“Together we could conquer the world.” “Nice of you to include me.”

There are few names thrown about Hollywood with as much weight as Cecil B. DeMille. In his heyday, it seemed that DeMille could ask for and receive just about anything, including the risque costumes featured in this film, at the eve of the Hays Code’s new enforcement. Still, watching Cleopatra, I couldn’t help but wonder what it was about DeMille that commanded such… not respect, but acquiescence; that ability to get everything that he wanted in the making of his films. I wonder this because Cleopatra, as a film, is not very good; what’s more, even the things that DeMille requested, such as the lavish production value, sets, costumes, and extensive use of extras, were not utilized well at all. Seeing the weight behind the name of DeMille, I couldn’t help but be severely let down at the man’s ability, at least in this stage of his career, to actually tell a good story, and tell it well.

Claudette Colbert stars as Cleopatra, in one hell of a banner year for any individual Hollywood star. If you know the name Cleopatra, you know everything there is to this film’s plot; Cleopatra meets Julius Caesar of Rome, they fall in love, Caesar is assassinated, Cleopatra falls for Marc Antony, they fight Octavian for control of Rome, they are defeated, Antony takes his own life, and Cleopatra soon after. The plot isn’t what you would watch this film for, so what is there to actually watch this for? It was a surprising turn of mine to find out that the answer is: not very much. I started it, and the production value was immediately at the highest level, and I was looking forward to being wowed by the film’s visual splendor. Then… uncertainty. The film had only been going for about 20 minutes, but already I couldn’t help but feel that something wasn’t working, wasn’t clicking right with the viewing. The characterization, and in particular the actions of the characters, seemed stilted, wanting of actual motivation and desire to see desires through; instead, everything was happening by rote, because it was being told to do so, either by the script or by DeMille’s overhanded direction. It was during the next section of the film, that dealt with the leadup to Caesar’s assassination, that it started to grow unbearable for me; the film knew that Caesar was going to be killed, knew that the audience knew as well, and still decided to be as absolutely heavy-handed with the leadup to it as possible, so much so that every time some innocuous character would come in and say something fearful to Caesar out of nowhere as a portent of his doom, I would audibly groan with displeasure at the perceived insult to my intelligence and attention span. It’s this heavy-handedness that I think is why Cleopatra ultimately fails as a film; it’s so concerned with making sure the audience “gets it”, the “it” being whatever the film is trying to do from moment to moment, that it does more than come across as trying too hard – it bludgeons the audience with a sledgehammer in its frustrating attempt to tell the story it wants to tell.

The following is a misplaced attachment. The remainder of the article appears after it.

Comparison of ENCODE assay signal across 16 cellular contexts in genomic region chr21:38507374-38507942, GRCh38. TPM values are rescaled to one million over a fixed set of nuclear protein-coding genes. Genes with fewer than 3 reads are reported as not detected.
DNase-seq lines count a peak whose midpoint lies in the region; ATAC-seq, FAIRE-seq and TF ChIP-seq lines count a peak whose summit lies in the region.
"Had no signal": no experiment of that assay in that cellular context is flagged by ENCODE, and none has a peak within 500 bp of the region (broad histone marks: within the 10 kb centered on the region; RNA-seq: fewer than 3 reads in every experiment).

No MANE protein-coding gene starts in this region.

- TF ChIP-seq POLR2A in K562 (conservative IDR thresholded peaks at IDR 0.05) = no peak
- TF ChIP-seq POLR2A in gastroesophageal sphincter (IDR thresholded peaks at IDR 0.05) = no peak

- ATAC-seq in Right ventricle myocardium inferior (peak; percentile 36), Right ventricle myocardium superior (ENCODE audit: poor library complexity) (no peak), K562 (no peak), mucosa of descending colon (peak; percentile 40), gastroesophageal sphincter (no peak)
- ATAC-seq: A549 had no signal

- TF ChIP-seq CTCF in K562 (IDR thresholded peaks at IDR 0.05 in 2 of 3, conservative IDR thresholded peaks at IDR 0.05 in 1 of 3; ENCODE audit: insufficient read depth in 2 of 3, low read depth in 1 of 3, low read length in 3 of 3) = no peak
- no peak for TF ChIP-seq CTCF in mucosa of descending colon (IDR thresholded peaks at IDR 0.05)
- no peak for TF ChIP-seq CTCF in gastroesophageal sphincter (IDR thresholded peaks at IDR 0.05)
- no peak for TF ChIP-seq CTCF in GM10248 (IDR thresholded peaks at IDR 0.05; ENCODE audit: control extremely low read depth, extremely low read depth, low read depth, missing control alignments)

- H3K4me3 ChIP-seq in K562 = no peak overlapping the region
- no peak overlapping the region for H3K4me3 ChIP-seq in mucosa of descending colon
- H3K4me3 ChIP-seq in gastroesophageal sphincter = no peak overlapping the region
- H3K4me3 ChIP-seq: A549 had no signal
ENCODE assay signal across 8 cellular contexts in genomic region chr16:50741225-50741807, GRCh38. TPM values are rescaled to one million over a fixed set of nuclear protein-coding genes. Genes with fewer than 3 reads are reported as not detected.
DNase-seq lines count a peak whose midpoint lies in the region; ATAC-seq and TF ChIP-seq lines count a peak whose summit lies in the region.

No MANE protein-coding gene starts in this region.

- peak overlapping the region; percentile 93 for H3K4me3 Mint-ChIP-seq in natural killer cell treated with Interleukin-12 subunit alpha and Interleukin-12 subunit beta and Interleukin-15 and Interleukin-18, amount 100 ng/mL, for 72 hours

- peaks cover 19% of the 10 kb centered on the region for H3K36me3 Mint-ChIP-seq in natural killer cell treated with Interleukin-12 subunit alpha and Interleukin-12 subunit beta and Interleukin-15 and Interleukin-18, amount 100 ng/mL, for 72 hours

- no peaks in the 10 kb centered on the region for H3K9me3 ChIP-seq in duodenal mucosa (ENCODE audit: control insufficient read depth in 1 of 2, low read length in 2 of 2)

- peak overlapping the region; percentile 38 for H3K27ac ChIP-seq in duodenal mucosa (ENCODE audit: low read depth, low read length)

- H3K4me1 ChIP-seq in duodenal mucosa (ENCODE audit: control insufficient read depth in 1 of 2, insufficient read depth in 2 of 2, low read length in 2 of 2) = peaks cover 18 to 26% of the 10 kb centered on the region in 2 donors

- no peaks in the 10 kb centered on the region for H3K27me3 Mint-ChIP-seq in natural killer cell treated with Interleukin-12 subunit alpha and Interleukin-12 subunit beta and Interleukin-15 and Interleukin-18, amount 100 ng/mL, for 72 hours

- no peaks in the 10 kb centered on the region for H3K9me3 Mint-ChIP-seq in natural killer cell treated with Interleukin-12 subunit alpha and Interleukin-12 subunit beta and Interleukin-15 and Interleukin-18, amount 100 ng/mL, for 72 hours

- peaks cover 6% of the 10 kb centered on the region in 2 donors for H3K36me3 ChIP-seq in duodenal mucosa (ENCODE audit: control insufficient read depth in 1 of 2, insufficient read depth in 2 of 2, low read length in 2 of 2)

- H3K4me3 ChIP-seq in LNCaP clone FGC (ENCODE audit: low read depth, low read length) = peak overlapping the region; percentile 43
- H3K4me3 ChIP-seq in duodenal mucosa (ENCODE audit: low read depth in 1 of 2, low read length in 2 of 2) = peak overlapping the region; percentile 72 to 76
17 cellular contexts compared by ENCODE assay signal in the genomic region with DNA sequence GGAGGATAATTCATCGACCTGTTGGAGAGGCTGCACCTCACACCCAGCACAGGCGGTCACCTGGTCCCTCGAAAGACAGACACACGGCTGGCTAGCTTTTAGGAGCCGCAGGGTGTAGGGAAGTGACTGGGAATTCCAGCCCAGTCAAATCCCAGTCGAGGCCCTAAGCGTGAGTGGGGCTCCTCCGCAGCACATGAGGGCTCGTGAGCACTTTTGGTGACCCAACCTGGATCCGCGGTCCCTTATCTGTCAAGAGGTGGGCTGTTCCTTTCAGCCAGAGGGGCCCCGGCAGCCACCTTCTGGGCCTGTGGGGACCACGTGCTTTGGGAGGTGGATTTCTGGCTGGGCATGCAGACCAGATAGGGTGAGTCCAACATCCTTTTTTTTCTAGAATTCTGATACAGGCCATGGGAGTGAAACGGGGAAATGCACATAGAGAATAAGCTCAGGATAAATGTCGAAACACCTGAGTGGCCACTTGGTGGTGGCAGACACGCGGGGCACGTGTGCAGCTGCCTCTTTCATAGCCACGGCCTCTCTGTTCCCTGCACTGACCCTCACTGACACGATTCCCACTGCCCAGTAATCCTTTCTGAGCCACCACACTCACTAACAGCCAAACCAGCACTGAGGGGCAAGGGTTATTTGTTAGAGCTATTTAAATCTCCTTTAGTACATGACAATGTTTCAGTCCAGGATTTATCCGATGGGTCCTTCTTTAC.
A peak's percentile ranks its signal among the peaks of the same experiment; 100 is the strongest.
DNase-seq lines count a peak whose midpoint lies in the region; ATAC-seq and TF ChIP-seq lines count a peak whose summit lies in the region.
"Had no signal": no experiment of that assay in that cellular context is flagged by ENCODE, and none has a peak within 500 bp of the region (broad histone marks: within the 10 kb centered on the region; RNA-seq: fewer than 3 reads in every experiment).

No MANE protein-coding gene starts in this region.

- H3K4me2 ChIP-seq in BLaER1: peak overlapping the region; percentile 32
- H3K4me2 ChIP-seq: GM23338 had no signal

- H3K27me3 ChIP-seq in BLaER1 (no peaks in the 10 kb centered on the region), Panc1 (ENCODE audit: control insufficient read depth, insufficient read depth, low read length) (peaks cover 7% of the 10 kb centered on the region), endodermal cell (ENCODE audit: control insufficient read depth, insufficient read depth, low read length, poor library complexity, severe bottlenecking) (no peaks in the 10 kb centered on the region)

I’d looked up some other reviews on this one, and found a mixed reception at best, but I still went into it with the slight hope that the film’s lavish production would be enough to sustain me through the film’s running time. In short, it wasn’t; this was just bad, plain and simple. It was hokey, and maudlin, overacted and overdirected, and even the film’s excessive budget turned out to be a mark against it, being so only because it was what DeMille wanted on the screen, and not actually used in the right ways. I’m giving it the most difficult of extra points that I’ve given in a long time just for the sheer production value on display, even though for me even that wasn’t an actual boon to the picture, but with that, I’m completely fine with writing this off as a Best Picture nominee entirely. Sorry, Mr. DeMille, but I expected more from you than this.

Arbitrary Rating: 6/10


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